A searching portrait of an arrogant, heroic and willful man—a mix of Jean Genet, Don Quixote and King Lear.

LIMONOV

THE OUTRAGEOUS ADVENTURES OF THE RADICAL SOVIET POET WHO BECAME A BUM IN NEW YORK, A SENSATION IN FRANCE, AND A POLITICAL ANTIHERO IN RUSSIA

The life of a controversial Russian writer and adventurer.

Journalist, novelist, screenwriter and director Carrère (My Life as a Russian Novel, 2010, etc.) was amazed when he heard some of Russia’s liberal intellectuals warmly praise Edward Limonov (b. 1943), infamous for his right-wing views and incendiary fascist remarks. That paradox inspired the investigation that resulted in this book, winner of the Prix Renaudot when it was published in France in 2011. Combining biography, political history and memoir, Carrère places Limonov’s “romantic, dangerous life” in the context of what he calls his own “bourgeois bohemian” experiences. Limonov, “a Russian Jack London,” has been wildly impetuous: A rebel, thug and poet, he left his native Ukraine when he was 24; moved to Moscow, where he eked out a living sewing pants; married a beautiful model with whom, in 1974, he immigrated to New York, imagining a “radiant future” as a writer. Despondent after his wife left him, he became a homeless tramp; then, in a sharp twist of fate, he got a job as butler to a multimillionaire, through whom he met a literary agent who placed his first book—autobiographical fiction—with a French publisher. Paris was next, where the literati treated him like “a bit of a star.” But he was restless. Learning of conflict in the Balkans, he decided to fight with the Serbs. When Carrère interviewed him in Moscow in 2007, he was leading a “national assembly of opposition forces.” Limonov has been opposed to political leaders (most recently, “cold and cunning” Putin), to the adulation bestowed upon such writers as Joseph Brodsky, Pasternak and Yevtushenko, and to glasnost, which led his countrymen to believe that they had been duped by “a gang of criminals.” Limonov prefers his Russia “powerful and morose.”

A searching portrait of an arrogant, heroic and willful man—a mix of Jean Genet, Don Quixote and King Lear.

Pub Date: Oct. 21, 2014

ISBN: 978-0-374-19201-3

Page Count: 336

Publisher: Farrar, Straus and Giroux

Review Posted Online: June 30, 2014

Kirkus Reviews Issue: July 15, 2014

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A wonderful page-turner written with humility, immediacy, and great style. Nothing came cheap and easy to McCandless, nor...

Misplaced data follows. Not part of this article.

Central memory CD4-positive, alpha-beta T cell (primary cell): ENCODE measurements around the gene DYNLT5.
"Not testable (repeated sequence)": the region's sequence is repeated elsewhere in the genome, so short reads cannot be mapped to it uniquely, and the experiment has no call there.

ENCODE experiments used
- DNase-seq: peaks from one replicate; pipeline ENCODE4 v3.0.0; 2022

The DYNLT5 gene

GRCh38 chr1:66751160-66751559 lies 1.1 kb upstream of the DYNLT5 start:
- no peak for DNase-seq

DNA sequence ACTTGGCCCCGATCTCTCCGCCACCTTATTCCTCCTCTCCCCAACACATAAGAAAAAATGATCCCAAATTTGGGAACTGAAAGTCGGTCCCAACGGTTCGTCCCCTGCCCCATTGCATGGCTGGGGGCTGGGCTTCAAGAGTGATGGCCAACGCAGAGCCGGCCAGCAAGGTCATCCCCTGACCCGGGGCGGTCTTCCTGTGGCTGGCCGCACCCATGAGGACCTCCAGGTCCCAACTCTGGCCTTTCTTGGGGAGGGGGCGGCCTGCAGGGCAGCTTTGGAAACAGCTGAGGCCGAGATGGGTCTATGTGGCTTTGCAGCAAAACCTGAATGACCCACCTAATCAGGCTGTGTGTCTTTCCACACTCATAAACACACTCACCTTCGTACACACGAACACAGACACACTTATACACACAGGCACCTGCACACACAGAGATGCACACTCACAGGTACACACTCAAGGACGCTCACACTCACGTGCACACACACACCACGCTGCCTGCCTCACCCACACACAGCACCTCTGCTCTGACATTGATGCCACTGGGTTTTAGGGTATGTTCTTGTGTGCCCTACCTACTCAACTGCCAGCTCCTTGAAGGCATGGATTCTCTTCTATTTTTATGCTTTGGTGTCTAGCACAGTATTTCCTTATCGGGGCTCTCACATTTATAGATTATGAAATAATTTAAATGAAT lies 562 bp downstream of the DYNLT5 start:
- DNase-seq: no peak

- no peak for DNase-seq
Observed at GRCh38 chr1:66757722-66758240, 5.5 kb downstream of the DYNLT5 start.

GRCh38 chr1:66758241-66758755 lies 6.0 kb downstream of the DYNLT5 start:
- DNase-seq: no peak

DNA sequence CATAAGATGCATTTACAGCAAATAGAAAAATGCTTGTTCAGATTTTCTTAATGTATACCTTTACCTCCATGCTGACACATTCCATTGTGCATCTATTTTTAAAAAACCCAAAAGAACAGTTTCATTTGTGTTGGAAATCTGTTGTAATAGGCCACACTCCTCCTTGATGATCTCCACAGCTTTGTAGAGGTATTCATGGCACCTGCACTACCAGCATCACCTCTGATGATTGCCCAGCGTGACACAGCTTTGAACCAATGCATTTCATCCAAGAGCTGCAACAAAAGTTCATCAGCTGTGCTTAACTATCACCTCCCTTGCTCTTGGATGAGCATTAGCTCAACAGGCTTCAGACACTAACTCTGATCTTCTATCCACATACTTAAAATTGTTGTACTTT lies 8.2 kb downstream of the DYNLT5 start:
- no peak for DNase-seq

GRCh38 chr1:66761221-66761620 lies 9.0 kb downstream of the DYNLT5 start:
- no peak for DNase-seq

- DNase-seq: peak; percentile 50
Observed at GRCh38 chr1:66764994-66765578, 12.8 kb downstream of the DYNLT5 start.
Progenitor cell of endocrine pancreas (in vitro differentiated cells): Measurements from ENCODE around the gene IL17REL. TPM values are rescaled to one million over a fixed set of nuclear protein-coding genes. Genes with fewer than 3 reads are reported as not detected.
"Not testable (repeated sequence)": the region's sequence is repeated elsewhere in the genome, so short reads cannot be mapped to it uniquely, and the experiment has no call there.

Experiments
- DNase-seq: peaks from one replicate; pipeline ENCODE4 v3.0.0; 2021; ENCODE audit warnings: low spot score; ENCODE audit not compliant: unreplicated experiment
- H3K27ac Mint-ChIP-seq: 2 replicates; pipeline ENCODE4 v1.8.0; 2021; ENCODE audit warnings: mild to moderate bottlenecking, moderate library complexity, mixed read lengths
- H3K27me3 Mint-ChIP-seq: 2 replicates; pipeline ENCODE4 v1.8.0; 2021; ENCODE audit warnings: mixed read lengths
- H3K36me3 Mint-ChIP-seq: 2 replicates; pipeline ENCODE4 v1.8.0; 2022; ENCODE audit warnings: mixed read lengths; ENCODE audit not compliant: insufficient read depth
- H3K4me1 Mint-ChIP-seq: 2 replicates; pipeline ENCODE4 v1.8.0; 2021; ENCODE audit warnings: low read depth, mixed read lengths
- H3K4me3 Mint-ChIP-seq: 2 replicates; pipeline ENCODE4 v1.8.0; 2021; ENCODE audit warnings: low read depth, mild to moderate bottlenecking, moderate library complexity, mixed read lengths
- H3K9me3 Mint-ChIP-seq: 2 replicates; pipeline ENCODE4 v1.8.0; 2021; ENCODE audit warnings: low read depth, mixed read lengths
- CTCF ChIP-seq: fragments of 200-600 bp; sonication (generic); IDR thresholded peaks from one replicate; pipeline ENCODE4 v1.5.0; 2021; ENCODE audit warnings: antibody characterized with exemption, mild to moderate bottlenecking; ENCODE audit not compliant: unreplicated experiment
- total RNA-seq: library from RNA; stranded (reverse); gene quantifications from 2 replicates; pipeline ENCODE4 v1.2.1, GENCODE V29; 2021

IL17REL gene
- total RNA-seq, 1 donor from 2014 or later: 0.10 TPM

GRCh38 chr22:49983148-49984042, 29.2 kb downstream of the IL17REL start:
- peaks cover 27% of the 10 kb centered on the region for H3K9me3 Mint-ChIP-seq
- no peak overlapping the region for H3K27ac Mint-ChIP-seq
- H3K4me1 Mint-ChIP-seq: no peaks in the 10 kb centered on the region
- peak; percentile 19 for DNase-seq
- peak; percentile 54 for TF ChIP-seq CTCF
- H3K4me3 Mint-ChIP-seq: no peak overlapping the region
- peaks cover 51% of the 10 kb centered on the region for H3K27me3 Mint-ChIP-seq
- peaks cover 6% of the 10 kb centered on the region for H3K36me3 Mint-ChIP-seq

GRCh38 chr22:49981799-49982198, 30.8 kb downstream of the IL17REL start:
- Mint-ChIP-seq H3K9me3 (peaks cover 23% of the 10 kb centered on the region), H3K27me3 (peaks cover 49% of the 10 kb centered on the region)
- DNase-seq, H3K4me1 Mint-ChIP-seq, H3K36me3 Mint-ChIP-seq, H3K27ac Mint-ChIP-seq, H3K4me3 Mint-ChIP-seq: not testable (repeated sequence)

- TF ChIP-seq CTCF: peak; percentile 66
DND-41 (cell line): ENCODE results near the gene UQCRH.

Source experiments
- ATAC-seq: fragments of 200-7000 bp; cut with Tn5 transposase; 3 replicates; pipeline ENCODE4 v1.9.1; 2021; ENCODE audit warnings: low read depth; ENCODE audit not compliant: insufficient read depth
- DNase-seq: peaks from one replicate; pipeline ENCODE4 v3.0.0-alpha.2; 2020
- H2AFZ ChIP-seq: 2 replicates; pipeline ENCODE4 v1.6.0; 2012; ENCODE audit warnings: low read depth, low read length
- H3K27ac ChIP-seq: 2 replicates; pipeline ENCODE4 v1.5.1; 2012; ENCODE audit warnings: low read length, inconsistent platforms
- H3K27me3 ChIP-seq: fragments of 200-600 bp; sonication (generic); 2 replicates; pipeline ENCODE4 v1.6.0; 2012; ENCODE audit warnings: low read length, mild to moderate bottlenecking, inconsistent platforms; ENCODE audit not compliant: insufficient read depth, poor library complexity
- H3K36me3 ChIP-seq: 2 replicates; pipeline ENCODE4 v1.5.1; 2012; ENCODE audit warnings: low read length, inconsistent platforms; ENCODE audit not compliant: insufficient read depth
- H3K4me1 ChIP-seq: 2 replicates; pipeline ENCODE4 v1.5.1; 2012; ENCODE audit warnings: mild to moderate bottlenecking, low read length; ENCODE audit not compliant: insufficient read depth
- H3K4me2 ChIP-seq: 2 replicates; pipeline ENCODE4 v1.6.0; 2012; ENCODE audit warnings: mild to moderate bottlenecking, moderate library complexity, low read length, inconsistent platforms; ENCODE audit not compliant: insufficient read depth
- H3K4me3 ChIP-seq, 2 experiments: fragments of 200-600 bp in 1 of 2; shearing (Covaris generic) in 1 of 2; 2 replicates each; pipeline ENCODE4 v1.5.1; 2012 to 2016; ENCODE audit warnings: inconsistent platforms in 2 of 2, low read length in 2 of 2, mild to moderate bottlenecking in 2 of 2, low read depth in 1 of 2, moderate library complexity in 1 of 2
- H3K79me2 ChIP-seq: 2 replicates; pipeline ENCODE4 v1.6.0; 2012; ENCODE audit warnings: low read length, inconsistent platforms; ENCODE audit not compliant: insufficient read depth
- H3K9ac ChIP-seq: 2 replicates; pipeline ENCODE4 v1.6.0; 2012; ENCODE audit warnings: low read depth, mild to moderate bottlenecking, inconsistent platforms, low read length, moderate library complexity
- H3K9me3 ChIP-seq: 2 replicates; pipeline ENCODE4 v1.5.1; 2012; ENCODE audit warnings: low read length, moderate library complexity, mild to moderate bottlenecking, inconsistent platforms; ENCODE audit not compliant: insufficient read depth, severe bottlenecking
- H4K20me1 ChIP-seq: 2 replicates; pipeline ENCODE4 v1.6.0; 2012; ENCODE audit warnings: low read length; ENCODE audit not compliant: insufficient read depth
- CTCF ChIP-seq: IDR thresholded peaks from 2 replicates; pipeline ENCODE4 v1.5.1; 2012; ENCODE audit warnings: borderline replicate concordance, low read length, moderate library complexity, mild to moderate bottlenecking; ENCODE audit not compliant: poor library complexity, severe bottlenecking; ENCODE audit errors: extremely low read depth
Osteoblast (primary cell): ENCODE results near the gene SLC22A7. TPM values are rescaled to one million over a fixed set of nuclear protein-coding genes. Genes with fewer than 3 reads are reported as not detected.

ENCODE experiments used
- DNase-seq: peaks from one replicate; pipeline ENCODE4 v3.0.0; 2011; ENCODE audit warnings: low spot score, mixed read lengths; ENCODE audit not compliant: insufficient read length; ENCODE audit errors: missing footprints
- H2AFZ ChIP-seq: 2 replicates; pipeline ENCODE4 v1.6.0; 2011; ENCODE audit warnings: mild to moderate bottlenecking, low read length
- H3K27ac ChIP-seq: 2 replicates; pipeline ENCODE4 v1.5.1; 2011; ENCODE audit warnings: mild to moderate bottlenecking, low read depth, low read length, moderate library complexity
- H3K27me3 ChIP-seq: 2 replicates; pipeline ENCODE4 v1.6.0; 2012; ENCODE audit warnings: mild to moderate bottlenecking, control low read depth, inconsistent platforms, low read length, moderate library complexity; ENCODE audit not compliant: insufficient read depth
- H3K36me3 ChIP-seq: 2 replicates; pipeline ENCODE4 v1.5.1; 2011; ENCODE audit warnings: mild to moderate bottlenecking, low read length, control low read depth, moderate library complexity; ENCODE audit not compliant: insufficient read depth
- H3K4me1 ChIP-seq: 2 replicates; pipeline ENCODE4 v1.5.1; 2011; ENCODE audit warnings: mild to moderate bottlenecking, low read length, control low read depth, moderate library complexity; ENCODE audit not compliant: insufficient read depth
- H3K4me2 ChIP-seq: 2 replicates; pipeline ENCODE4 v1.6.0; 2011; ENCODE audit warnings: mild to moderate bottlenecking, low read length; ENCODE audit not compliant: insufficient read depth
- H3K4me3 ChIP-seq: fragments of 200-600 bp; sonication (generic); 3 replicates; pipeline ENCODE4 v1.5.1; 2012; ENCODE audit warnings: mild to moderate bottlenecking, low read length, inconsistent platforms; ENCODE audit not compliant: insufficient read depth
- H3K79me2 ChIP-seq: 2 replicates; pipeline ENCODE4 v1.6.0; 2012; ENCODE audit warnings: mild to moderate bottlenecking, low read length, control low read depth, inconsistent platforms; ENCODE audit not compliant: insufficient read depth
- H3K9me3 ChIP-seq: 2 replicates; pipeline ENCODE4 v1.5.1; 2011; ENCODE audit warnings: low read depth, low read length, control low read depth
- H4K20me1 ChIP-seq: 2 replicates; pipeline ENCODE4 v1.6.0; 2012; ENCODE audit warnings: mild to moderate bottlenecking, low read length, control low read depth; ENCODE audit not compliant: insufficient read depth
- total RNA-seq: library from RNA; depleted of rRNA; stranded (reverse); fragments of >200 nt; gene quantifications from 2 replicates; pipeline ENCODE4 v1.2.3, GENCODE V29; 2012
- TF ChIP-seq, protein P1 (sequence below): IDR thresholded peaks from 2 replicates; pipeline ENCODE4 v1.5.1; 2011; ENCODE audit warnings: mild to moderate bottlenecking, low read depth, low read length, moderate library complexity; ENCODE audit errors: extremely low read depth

INTO THE WILD

The excruciating story of a young man on a quest for knowledge and experience, a search that eventually cooked his goose, told with the flair of a seasoned investigative reporter by Outside magazine contributing editor Krakauer (Eiger Dreams, 1990). 

Chris McCandless loved the road, the unadorned life, the Tolstoyan call to asceticism. After graduating college, he took off on another of his long destinationless journeys, this time cutting all contact with his family and changing his name to Alex Supertramp. He was a gent of strong opinions, and he shared them with those he met: "You must lose your inclination for monotonous security and adopt a helter-skelter style of life''; "be nomadic.'' Ultimately, in 1992, his terms got him into mortal trouble when he ran up against something—the Alaskan wild—that didn't give a hoot about Supertramp's worldview; his decomposed corpse was found 16 weeks after he entered the bush. Many people felt McCandless was just a hubris-laden jerk with a death wish (he had discarded his map before going into the wild and brought no food but a bag of rice). Krakauer thought not. Admitting an interest that bordered on obsession, he dug deep into McCandless's life. He found a willful, reckless, moody boyhood; an ugly little secret that sundered the relationship between father and son; a moral absolutism that agitated the young man's soul and drove him to extremes; but he was no more a nutcase than other pilgrims. Writing in supple, electric prose, Krakauer tries to make sense of McCandless (while scrupulously avoiding off-the-rack psychoanalysis): his risky behavior and the rites associated with it, his asceticism, his love of wide open spaces, the flights of his soul.